Play of the Week: Rob Brydon and a Drugged-up Kenneth Branagh Have a Ball in 'The Painkiller'
This 1969 French Play About a Suicidal Man Who Meets an Assassin Is Dark But Deliciously Silly

Radio Times, 17 March 2016
By Claire Webb
Thanks, Jane

Rob Brydon has the audience in the palm of his hand from the moment he trudges onto the stage.

He's Dudley: unsuccessful photographer, jilted husband and man on the edge. Hes checked into a London hotel in the hope of reconciling with his wife, whos run-off with a Harley Street psychiatrist. When she refuses him, Dudley decides suicide is the only answer.

Written down, the plot of this 1969 French play sounds pretty bleak. In the hands of adaptor and director Sean Foley, its still bleak but its also extremely funny because every sorry line is punctuated by a pratfall or comic misunderstanding.

In the room next door is Kenneth Branagh, who plays a paid assassin. At first, his performance seems a bit straight compared to Brydons melodramatic anguish. Then his would-be killer is accidentally injected with horse tranquiliser meant for Dudley, and he starts tripping.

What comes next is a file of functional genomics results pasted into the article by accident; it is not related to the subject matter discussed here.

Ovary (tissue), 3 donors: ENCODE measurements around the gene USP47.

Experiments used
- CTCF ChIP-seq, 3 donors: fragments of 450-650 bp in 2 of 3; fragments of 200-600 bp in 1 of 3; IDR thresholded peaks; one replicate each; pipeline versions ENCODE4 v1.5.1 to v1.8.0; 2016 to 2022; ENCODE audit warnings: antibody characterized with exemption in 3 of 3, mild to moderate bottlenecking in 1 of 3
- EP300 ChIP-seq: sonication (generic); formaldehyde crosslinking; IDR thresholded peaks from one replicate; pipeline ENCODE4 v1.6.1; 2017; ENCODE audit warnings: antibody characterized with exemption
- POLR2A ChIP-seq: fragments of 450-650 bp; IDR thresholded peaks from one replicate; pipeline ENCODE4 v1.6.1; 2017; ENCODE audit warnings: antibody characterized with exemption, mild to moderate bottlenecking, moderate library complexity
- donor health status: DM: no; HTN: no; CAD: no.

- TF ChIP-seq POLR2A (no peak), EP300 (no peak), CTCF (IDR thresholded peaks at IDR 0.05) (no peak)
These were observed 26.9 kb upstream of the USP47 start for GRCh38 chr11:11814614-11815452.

This is Branagh as youve never seen him before. He gurns, he crawls around on the floor mewling, he gyrates. One minute hes mouthing off like an East End gangster, the next hes doing a Russian accent while dribbling onto the bedspread. Not to be outdone, Brydon strips down to his undies and treats the audience to the sight of his jiggling pecs.

Their horseplay is slickly choreographed but farce is an acquired taste an old-fashioned taste. Despite a newish translation, Francis Veber's play does feel a bit dated, especially the mincing hotel porter (Mark Hadfield) whos agog when he walks in on his guests having sex, or so he believes.

Still, its a lot of fun and when else are you going to see Kenneth Branagh on ketamine?

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